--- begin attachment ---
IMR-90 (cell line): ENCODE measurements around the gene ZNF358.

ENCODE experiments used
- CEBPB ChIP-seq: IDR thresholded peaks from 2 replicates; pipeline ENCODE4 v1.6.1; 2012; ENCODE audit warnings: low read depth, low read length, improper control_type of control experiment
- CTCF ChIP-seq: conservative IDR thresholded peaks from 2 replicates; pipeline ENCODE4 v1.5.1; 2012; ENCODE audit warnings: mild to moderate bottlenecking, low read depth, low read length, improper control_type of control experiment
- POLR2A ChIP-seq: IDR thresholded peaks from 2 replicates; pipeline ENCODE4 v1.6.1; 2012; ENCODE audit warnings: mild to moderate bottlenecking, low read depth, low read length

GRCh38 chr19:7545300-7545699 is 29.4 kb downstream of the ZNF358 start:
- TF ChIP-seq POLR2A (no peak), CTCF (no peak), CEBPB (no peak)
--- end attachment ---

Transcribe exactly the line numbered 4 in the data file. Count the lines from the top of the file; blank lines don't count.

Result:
- CTCF ChIP-seq: conservative IDR thresholded peaks from 2 replicates; pipeline ENCODE4 v1.5.1; 2012; ENCODE audit warnings: mild to moderate bottlenecking, low read depth, low read length, improper control_type of control experiment